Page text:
It’s been nice to get out and about at a few events this week, as the toy and licensing industries start to gear up in earnest for the festive season. First up it was the turn of the Licensing Awards: a list of the winners of interest to the toy / kids’ space can be found here, while I also wrote a Blog about the event for Licensing.biz, which you can read here. The tldr version – great party, lively atmosphere, some well-deserved winners as well as a few curveballs, and the award presentations part of the evening went on way too long (we were sat at our tables for over four hours), because there are just too many individual awards. Some will disagree, which is fine – but the majority of people I have spoken to since seem to feel the same way I did. Thanks to our host, Wow Stuff’s Richard North, for his hospitality – we still think you were robbed, and not just because we were sat with you.
The next day saw The Big Christmas Press Show take place in Islington. Diary clashes have meant that I had never been able to attend before, so it was great to finally experience the event in person. The fact I was given a golden VIP lanyard (I assumed just about everyone got one, but apparently not) was a nice bonus – that must be what it feels like to be a Smyths buyer at a Toy Fair. According to the exhibitors, despite a marginally lower footfall – almost certainly a result of recent Royal events, especially the TV crews – they were happy that all the important national journalists were present and correct. And credit to the organisers, they certainly know how to look after the media – a few other toy event PR companies could certainly learn a thing or two.
The team behind the event (the CIJ Group) has been appointed to handle PR for Toy Fair next year, so I am looking forward to the breath of fresh air they’ll bring to proceedings. And who knows, maybe DreamToys will become part of their remit in years to come? I can certainly see some potential synergies between the two events, and I think that many people feel that DreamToys – which will take place on 9th November – is about ready for a fresh approach.
My ‘out of office’ will be on most of next week too – like many retailers and toy companies, we will be pausing operations on Monday as a mark of respect for the Queen’s funeral, while I will be heading down to Excel for BLE from Tuesday to Thursday. In case you missed the news earlier this week, there have been a few changes to the build-up schedule and opening times. The key thing for visitors to note is that the show will now officially open at 12.00 on the Tuesday rather than 9.00, to give exhibitors a little extra time to dress their stands. The change has no doubt caused a few last -minute revisions to people’s schedules, which have had to be hastily rewritten this week. But in the grand scheme of things, it could have been so much more disruptive, so credit to Anna Knight and her team for making and communicating the changes swiftly, so everyone had time to sort their diaries out before the show.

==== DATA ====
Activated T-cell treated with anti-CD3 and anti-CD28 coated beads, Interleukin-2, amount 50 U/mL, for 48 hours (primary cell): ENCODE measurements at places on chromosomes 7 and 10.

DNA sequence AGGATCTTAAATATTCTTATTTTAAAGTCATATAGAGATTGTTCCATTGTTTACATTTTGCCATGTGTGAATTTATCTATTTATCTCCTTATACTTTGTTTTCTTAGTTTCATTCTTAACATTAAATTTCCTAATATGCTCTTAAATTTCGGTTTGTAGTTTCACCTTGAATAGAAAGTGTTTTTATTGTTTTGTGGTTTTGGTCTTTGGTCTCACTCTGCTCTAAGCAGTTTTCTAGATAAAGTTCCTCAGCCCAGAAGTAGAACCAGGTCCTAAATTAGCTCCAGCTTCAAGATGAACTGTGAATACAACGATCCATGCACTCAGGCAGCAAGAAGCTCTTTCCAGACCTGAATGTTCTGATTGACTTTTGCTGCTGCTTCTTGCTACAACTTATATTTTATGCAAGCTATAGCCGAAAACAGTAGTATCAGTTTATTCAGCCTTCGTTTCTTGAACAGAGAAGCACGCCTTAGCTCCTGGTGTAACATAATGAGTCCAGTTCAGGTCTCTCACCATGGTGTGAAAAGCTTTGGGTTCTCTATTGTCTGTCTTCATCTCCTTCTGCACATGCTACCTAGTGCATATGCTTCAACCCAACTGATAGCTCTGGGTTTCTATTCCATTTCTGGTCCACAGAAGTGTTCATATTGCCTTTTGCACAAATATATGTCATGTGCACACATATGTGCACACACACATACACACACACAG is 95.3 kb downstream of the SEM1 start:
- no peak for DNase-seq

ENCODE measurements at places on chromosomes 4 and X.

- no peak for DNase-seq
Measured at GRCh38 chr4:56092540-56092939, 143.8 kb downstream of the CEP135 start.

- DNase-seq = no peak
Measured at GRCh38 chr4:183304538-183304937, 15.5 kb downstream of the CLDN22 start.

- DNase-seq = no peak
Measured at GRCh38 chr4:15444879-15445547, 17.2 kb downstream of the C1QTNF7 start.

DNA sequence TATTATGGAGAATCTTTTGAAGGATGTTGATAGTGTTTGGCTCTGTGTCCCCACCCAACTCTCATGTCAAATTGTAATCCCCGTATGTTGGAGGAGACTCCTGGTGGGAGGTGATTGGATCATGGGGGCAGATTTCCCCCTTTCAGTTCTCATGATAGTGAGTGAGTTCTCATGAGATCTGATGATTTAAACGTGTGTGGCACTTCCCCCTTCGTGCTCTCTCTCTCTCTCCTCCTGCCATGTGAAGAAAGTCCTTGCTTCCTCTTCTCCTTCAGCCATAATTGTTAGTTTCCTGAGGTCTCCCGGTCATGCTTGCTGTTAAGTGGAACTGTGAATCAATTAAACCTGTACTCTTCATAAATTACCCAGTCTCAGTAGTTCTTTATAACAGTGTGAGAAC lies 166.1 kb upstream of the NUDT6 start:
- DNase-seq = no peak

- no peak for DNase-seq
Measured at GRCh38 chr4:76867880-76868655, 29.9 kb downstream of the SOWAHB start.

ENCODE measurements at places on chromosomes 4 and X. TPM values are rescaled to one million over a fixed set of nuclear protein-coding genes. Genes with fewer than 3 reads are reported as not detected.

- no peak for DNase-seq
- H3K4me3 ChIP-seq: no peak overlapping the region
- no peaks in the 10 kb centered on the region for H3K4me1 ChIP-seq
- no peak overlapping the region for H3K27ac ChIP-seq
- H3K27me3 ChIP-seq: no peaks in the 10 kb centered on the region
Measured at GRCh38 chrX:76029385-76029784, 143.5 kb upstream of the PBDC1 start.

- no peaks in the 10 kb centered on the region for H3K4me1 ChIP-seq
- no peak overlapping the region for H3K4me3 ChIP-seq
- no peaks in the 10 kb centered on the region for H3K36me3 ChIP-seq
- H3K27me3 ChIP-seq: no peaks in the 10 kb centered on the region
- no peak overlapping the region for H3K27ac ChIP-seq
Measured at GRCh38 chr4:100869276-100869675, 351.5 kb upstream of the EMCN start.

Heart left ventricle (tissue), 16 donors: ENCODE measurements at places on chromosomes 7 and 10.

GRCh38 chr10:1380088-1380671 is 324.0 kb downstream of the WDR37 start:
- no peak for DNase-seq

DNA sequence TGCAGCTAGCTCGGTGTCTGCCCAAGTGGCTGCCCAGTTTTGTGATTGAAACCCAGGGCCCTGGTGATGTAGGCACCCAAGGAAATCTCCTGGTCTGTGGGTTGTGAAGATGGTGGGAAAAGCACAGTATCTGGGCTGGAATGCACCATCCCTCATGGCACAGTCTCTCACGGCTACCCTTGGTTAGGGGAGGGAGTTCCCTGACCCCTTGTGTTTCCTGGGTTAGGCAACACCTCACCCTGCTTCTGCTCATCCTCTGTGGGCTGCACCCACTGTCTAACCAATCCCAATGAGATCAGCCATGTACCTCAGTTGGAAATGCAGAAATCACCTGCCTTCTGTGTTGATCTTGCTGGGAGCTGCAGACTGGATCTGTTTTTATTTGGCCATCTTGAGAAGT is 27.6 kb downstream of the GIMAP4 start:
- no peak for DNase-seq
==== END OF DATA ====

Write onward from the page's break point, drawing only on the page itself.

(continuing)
The other major toy event taking place next week is happening on the other side of the world – in LA to be precise. It’s still very much a ‘VIP only’ experience, rather than a ‘come on in, everyone is welcome’ type of event – and, of course, it isn’t a traditional toy fair, being focused heavily around company showrooms (although many other companies not headquartered in LA are now setting up camp nearby in the hope of luring buyers and distributors over to their temporary showrooms).
From what I can gather, most of the heavy hitters from the UK toy retail channel will be there (Smyths, The Entertainer, Tesco, Asda, Argos, Sainsbury’s etc), as well as many of the leading toy companies and distributors. It will be interesting to hear what those heading to California make of it – if it continues to expand its horizons and guest list, there will be ramifications for other events taking place in September, not just in the US but across the globe. As journalists often say these days, my DMs are open for feedback – all completely off the record of course.
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